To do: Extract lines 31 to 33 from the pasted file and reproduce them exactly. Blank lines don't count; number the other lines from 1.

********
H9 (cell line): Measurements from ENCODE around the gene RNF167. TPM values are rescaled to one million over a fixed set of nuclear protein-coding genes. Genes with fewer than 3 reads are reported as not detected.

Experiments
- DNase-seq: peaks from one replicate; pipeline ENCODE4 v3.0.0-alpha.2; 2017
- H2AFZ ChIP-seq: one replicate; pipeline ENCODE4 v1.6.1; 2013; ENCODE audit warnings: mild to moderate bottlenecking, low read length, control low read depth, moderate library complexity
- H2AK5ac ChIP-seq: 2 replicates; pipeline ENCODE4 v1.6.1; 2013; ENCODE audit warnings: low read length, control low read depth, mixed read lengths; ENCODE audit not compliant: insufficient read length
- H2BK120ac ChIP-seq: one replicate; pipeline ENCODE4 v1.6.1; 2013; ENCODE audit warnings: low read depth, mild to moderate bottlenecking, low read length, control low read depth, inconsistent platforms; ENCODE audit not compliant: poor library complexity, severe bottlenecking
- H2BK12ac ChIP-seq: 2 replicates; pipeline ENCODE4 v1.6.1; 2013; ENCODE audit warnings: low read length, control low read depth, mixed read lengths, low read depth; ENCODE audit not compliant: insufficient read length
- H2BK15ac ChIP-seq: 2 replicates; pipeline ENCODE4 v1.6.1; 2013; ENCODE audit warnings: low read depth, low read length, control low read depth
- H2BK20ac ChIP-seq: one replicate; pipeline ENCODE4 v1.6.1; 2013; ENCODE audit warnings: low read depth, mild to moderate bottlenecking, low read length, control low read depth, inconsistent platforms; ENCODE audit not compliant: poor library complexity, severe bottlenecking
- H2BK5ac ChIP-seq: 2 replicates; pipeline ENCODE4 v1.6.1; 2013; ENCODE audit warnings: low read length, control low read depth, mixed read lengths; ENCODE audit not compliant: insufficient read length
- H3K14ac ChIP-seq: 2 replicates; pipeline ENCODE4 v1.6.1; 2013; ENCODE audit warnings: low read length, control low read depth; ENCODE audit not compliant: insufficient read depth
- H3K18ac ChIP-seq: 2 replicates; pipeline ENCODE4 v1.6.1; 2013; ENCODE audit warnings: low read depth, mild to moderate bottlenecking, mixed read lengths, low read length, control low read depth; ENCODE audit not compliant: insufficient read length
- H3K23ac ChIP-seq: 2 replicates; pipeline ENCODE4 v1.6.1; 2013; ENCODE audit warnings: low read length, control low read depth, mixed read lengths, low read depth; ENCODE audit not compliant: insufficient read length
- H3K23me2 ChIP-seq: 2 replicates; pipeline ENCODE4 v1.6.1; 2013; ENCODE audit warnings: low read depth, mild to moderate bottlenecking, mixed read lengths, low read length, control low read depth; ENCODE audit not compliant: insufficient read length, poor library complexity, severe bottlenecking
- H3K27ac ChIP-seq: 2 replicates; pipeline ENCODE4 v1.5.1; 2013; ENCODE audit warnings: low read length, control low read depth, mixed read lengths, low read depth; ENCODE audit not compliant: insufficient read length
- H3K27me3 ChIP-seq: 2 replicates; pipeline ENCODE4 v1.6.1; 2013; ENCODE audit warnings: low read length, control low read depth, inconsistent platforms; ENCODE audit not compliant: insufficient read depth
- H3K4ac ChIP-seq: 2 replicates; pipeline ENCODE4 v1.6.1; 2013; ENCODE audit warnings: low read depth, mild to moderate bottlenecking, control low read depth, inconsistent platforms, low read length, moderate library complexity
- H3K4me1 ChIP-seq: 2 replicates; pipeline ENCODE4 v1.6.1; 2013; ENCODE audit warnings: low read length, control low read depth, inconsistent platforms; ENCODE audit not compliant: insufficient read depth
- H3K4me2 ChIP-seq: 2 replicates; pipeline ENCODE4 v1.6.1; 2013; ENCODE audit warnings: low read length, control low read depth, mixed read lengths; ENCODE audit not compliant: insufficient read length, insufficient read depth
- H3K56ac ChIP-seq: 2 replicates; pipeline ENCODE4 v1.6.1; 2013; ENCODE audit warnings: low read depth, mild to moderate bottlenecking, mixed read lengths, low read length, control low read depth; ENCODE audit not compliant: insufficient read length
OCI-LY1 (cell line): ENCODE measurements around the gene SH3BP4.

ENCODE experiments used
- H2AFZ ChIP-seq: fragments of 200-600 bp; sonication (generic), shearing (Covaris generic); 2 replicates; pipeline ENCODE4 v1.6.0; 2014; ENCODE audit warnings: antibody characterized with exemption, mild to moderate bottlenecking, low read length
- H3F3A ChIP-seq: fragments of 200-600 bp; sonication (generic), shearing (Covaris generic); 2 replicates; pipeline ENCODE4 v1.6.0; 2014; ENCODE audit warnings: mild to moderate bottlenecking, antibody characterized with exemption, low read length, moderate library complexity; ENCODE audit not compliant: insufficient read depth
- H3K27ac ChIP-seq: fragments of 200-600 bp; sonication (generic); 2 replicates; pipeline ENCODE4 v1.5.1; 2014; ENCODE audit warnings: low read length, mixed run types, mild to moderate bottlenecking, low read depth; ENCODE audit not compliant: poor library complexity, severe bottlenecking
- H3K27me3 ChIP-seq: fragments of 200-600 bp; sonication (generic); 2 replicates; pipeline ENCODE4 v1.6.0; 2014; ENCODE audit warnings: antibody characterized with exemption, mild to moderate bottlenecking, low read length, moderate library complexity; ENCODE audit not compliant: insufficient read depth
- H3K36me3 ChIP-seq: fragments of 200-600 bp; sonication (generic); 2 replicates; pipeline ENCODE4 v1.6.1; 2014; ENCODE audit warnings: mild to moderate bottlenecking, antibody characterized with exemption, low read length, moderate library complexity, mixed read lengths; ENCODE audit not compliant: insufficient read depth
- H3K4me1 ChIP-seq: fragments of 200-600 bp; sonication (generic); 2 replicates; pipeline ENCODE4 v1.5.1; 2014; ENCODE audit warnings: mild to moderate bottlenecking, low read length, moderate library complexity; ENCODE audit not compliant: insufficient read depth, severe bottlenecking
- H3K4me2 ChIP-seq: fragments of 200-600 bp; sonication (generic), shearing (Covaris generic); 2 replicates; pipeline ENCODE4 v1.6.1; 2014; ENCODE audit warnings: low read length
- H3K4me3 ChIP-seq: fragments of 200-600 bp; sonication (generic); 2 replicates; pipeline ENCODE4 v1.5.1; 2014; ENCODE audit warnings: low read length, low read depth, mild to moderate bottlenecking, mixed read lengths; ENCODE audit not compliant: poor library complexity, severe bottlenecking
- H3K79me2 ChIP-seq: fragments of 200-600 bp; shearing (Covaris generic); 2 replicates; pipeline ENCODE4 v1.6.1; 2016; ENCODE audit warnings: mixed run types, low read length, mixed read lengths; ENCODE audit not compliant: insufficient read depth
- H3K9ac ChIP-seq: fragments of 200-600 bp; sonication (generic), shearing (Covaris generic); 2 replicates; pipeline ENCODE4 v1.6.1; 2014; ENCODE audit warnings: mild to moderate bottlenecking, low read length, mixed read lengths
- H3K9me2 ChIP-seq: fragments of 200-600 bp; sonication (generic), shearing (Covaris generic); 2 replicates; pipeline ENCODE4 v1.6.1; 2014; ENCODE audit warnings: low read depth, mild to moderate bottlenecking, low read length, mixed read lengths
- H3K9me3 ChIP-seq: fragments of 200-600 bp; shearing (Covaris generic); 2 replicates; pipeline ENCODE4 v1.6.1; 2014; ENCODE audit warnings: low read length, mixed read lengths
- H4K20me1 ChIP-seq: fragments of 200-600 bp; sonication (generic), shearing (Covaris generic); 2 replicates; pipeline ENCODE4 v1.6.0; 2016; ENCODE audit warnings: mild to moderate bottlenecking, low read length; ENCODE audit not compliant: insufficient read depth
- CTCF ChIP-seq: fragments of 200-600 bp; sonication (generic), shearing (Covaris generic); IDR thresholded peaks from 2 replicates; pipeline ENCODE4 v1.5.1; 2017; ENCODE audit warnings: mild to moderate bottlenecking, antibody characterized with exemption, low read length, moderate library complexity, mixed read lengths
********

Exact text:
- H3K79me2 ChIP-seq: fragments of 200-600 bp; shearing (Covaris generic); 2 replicates; pipeline ENCODE4 v1.6.1; 2016; ENCODE audit warnings: mixed run types, low read length, mixed read lengths; ENCODE audit not compliant: insufficient read depth
- H3K9ac ChIP-seq: fragments of 200-600 bp; sonication (generic), shearing (Covaris generic); 2 replicates; pipeline ENCODE4 v1.6.1; 2014; ENCODE audit warnings: mild to moderate bottlenecking, low read length, mixed read lengths
- H3K9me2 ChIP-seq: fragments of 200-600 bp; sonication (generic), shearing (Covaris generic); 2 replicates; pipeline ENCODE4 v1.6.1; 2014; ENCODE audit warnings: low read depth, mild to moderate bottlenecking, low read length, mixed read lengths